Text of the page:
He could have been….

A Chief Pilot I worked for many years ago had developed an obvious problem with alcohol consumption. In those days the stereo typical bush pilot and helicopter pilot was a hard flying,drinking,living, rugged individual or so the myth was sold.I have seen many an aviation career both on the flying and maintenance side ruined by alcoholism.

On this particular day, I had as tactfully as possible, suggested to my Chief Pilot that he may have a problem with alcohol. He answered that he used to have a problem,but now that he was making a lot more money, he could afford all the booze he wanted. His response was supposed to be a joke but I wasn’t laughing.

Our company had booked us into a Hotel that was supposedly short on rooms and so we had been forced to double up. Sharing a room was never anybodies idea of a good time and sharing a room with the Chief Pilot was going to be worse.

My night spent with the Chief Pilot was a study in the beginning stages of sleep deprivation. My sleep deprivation,not his. Morning arrived when the boss began choking on the phlem he had been building while snoring between apnea gaps in his breathing. I had considered a mercy killing several times during the night but the old son of gun was half tough and I couldn’t be sure I could hold the pillow down long enough to do the job.

Coughing and rolling out of bed the boss opened the mini fridge, grabbed a jug of orange juice and sloshed a meager couple of ounces into the Hotels monogrammed tumbler. My curiosity was aroused momentarily but then came the topping of the tumbler with vodka.Spinning around and taking a gulp that would have gagged most folks he bee lined for the bathroom.

“You need in here,before I shower” he asked?

“Nope I was up earlier” I  said.

“I never heard a thing”, he answered as he slammed the bathroom door.

Yeah, I thought,imagine that. Later that morning I tried my tactful intervention mentioned earlier.

I have had similar talks with at least a dozen pilots and mechanics over my 30 some years as a pilot. I suppose there are countless reasons why men and women in our profession develop unhealthy associations with alcohol.

I am always disappointed when coworkers and managers knowingly let this dangerous behavior persist. I say something when I think I should but I admit that I have been guilty in the past of both over consumption and ignoring problem behavior in others.We owe the public ,ourselves and our coworkers our best sober efforts to perform our jobs to the best of our abilities.

The Chief Pilot, Larry,  is long dead now. Alcohol related diseases finished him and even though he managed to stay sober for periods of time he eventually succumbed to his disease. I remember an incident just before Larry had a serious crash that  really struck home for me.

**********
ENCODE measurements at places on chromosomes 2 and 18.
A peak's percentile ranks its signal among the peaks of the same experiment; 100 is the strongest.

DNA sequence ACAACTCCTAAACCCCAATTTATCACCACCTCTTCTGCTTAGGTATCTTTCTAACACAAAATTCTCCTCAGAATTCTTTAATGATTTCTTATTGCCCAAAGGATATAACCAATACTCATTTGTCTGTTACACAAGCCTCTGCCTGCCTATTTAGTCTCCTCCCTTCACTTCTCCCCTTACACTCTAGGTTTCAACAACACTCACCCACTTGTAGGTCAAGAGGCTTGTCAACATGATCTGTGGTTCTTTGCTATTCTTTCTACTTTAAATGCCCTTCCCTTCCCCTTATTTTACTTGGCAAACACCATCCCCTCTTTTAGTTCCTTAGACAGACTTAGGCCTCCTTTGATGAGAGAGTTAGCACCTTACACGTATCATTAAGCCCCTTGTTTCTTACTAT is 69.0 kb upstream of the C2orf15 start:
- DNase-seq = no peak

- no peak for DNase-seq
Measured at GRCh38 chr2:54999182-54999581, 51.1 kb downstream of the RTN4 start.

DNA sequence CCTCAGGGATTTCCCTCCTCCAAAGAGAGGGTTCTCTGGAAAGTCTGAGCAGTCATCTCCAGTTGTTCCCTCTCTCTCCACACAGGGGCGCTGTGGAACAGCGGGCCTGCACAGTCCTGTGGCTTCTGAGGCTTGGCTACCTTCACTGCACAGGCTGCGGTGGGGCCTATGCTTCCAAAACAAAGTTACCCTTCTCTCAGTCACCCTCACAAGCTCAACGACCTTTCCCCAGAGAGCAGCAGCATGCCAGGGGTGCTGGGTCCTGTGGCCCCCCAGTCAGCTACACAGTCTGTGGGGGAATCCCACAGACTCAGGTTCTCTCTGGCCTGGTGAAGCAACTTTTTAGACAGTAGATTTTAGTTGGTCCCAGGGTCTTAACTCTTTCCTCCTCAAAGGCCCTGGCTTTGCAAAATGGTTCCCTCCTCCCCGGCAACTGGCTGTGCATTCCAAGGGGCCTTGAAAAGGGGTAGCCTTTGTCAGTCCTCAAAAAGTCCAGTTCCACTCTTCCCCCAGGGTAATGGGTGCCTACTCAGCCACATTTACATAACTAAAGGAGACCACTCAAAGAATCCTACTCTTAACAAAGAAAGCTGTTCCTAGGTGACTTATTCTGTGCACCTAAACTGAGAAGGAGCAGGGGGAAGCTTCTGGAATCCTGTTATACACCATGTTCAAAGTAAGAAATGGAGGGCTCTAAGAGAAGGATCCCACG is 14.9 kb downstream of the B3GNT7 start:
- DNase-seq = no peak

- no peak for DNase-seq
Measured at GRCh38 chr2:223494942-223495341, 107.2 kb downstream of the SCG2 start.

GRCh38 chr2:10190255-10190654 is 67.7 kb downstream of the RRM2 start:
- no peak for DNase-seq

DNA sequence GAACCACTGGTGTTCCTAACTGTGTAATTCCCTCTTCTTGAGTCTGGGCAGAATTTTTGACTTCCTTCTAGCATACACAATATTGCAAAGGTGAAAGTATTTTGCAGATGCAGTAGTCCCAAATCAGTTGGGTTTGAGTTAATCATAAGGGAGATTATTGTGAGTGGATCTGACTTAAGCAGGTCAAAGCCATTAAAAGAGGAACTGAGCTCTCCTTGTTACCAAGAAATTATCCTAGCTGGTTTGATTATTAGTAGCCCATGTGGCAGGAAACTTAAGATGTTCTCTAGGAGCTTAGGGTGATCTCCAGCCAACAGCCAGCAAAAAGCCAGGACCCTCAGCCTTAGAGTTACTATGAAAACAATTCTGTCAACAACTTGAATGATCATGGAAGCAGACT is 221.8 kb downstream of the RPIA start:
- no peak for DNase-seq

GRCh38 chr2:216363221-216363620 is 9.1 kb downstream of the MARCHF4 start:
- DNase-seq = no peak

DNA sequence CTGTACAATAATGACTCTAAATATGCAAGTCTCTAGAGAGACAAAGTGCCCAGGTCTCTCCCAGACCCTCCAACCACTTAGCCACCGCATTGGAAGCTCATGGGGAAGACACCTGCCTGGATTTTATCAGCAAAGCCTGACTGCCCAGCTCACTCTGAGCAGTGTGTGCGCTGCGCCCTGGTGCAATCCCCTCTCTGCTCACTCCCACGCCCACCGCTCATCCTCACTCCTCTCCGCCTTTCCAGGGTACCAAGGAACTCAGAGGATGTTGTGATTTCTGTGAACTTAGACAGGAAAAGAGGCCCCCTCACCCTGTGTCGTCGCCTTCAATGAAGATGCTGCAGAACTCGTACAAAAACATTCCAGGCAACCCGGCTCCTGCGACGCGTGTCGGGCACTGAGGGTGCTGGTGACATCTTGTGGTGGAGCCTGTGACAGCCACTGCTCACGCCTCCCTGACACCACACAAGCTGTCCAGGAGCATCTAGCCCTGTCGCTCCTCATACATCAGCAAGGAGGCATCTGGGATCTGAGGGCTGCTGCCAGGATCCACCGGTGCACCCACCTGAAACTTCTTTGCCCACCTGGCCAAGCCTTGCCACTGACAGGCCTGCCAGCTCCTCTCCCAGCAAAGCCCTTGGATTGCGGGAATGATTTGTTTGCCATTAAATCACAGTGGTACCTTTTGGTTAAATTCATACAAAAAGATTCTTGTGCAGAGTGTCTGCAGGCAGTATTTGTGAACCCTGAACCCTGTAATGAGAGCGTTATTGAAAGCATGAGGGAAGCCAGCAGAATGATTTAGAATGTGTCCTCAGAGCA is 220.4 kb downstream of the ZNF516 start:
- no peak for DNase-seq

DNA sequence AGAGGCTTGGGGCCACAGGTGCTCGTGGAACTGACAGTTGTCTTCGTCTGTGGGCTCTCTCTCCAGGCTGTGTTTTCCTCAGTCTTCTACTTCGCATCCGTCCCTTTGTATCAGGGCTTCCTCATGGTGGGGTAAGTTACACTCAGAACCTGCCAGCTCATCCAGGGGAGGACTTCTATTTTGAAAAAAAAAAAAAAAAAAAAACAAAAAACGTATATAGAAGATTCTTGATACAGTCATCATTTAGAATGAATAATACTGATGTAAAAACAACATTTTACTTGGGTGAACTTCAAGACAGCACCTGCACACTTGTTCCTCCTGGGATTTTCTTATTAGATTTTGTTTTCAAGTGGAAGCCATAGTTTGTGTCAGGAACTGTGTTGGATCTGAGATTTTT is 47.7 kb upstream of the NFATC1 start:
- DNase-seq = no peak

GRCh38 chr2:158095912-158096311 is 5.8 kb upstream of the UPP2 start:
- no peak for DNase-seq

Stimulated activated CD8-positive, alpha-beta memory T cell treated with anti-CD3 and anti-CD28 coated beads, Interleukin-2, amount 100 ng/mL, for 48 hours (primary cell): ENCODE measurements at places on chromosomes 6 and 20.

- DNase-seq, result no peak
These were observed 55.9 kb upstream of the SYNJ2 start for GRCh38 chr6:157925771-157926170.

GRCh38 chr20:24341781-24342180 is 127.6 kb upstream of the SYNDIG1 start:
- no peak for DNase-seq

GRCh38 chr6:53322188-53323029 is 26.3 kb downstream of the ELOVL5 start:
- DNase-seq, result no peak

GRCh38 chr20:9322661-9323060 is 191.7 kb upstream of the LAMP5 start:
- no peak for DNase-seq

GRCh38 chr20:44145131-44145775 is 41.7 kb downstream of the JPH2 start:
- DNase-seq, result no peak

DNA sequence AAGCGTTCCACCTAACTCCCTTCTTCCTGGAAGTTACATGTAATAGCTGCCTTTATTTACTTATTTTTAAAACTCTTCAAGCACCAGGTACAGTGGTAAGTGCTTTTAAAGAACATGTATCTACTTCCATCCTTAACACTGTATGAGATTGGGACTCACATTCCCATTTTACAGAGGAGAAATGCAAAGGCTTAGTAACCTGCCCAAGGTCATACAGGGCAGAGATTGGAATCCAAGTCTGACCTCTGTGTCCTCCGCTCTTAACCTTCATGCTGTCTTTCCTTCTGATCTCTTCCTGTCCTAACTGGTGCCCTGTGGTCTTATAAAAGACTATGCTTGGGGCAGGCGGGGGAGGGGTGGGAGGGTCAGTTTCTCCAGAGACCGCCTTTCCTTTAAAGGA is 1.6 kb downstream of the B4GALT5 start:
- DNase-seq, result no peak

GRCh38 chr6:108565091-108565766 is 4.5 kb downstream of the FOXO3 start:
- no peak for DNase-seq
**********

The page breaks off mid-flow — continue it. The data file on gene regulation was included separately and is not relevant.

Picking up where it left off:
It was a slow afternoon in the hangar and Larry had returned from a late lunch where quite obviously the only solid food consumed was the mouth full of mints he was chomping on as he stiff stepped across the hangar floor.The owner upon spying Larry, told him that a call had come in from the International Airport Helipad. Five executives from Shell Oil had arrived earlier than expected and Larry would need to get in the Long Ranger that had been rolled outside and fly the Shell execs back to our hangar.

I shared a nervous look with one of the other junior pilots as Larry stepped out the door and without preflight or further ado got in the Long Ranger. The owner caught me shaking my head and gave me the eyebrows raised look.

“What”? he said.

“You know what, better than I do, Ted”, I responded

I was angry and the owner knew it. I walked back to the helicopter I had been cleaning and I listened to the Long Ranger start up. The start sounded fine and before long the helicopter was at flight idle. Clearance was taking a while and after a couple of minutes I joined the owner and a few others as we peered out the hangar door windows at Larry.

I couldn’t believe what I saw. Larry was clearly keying the microphone and saying something,but he was never going to hear the tower answer. The owner disgustedly turned to the mechanic gawking out the window beside him and barked, “Go get Larry a F#+*ing headset” !

“And you are still going to let him do the flight” I said loud enough for the owner to hear.

I walked out the back door to the parking lot and walked around in circles upset and frustrated. I was angry at myself for not doing something, angry at the owner for his negligence and angry at Larry for risking the lives of people who placed their trust in him.

Larry was a talented pilot who from what I had just determined from the owners actions, could probably fly better drunk than I and the other pilots could sober.

Four years later Larry was dead and if nothing else he served as an example of what I knew I never wanted to be; a tragic waste of talent and a life cut short in its prime. Larry finished his career never hurting anyone except himself.

About Heligypsy

Has it really been forty-seven years flying helicopters all over the world? I guess it's time to share some stories, I hope you enjoy my adventures.
This entry was posted in Canada travel, Contract helicopter pilot, Flying Stories, helicopter firefighting, Helicopter Pilot, helicopter tours, Random rantings and tagged , , , . Bookmark the permalink.

2 Responses to He could have been….

  1. Bob Lawrence says:

    Your a great writer. Keep em coming.

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